There will also be cultural aspects about your new role that you need to be aware of and learn about. These are aspects that are deeper set and far less visible. Such things are meeting protocols; how are meetings conducted and what is expected prior to each? What is expected of you within your various teams and what role do you play within each of these teams? How are decisions made? Who are the power brokers in each team who have a hot-line to leadership? What level of autonomy do you have in your role and is this the same for your colleagues at the same level as you? What unofficial meetings are happening between meetings and who do you need to be influencing? Some of this is also about politics but remember politics is part of the culture, it is also ‘how we do things around here’.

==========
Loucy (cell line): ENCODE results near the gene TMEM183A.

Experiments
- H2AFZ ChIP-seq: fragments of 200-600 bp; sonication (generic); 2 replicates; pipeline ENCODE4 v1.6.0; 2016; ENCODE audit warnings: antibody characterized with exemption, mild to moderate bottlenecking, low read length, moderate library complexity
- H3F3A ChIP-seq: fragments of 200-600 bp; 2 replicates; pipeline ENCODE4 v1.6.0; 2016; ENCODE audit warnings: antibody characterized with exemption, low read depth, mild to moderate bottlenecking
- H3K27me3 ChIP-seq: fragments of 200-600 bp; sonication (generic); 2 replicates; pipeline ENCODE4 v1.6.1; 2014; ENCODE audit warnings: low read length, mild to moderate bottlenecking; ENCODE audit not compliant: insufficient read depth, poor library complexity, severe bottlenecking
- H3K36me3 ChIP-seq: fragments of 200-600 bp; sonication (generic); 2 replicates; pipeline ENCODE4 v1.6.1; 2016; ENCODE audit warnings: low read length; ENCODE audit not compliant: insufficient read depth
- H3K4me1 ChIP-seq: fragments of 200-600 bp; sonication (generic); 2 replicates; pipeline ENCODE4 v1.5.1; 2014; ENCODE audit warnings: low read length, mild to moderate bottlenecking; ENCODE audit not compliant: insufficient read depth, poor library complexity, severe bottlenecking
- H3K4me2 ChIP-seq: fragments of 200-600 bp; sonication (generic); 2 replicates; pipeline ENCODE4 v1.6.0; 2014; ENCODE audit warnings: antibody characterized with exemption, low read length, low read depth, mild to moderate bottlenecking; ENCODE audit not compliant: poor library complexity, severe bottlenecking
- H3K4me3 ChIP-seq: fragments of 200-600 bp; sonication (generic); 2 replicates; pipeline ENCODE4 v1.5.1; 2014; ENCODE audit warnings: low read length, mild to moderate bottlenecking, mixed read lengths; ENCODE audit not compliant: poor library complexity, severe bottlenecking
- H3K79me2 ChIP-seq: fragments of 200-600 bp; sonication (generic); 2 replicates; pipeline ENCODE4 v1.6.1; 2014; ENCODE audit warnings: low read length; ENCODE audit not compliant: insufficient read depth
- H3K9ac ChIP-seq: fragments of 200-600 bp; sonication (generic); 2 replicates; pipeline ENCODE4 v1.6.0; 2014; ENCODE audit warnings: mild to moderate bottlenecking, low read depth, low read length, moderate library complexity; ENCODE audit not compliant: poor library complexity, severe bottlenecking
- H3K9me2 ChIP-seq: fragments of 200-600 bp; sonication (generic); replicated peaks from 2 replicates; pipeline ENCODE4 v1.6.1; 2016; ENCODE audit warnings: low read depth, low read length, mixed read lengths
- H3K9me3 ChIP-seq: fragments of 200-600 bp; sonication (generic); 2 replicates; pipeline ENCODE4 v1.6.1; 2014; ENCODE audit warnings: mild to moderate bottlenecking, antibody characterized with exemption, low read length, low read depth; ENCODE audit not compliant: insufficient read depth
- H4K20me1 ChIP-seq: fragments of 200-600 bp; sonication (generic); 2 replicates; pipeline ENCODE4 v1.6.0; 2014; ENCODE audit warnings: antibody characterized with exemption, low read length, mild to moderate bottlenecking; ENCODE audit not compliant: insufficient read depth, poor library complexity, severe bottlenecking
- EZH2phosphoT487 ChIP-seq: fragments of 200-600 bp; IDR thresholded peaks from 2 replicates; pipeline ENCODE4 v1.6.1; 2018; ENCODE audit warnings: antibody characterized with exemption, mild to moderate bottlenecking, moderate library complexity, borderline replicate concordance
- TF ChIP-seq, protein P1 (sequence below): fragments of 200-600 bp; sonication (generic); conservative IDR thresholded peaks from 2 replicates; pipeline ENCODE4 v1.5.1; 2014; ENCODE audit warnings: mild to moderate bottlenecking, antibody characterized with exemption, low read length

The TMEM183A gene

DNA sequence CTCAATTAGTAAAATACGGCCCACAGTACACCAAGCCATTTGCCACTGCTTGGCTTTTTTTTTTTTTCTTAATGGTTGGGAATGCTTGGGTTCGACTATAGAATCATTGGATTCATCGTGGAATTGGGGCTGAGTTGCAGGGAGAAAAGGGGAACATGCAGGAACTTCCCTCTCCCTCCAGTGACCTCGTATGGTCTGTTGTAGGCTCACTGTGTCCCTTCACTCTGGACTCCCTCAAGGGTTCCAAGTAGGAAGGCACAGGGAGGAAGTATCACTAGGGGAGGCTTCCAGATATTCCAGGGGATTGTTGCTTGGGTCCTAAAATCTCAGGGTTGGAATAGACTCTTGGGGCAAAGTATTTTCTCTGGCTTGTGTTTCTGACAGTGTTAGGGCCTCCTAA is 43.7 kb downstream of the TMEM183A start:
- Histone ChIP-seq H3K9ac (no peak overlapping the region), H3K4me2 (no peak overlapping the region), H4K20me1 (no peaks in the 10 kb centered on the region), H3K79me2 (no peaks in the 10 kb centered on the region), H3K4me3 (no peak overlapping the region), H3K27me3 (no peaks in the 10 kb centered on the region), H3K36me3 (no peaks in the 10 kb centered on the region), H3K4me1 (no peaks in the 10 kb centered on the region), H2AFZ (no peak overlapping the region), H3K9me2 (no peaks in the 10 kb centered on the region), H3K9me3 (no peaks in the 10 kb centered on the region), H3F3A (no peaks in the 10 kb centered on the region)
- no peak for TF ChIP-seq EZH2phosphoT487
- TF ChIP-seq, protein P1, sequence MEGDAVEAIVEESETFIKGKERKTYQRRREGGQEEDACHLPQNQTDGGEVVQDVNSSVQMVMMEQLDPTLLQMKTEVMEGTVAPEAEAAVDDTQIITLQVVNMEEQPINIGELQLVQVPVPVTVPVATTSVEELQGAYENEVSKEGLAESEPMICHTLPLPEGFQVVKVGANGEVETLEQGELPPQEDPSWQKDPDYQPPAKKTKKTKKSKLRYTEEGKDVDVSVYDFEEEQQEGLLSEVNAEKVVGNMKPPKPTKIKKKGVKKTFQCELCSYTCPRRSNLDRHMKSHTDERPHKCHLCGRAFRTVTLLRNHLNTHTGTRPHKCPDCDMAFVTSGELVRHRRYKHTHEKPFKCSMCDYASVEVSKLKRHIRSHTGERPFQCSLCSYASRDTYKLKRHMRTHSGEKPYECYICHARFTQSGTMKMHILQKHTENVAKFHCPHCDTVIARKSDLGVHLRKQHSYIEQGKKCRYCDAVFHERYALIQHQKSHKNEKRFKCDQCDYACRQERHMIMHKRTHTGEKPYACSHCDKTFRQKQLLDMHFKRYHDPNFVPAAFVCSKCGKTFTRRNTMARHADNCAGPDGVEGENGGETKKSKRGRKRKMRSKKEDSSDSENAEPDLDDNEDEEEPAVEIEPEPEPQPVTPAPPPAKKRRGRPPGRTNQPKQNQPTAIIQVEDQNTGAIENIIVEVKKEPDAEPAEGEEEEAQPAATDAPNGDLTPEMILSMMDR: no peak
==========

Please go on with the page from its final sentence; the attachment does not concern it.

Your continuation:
So your task is to learn about the culture of your new organization and new role. Keep a notebook to write things down. It is so easy to forget the nuances you will see and learn about, some may be slight, others pivotal. Remember to remove assumptions and forget about your old school, don’t even mention its name. Enjoy learning about your new civilization and becoming a local. Let the learning begin!
About the author: Janine Stratford is an Executive Coach working with school leaders. She provides leadership coaching developing greater clarity, consistency and confidence in leadership, direction and workplace relationships. Janine’s company is Coaching Focus. www.coachingfocus.com.au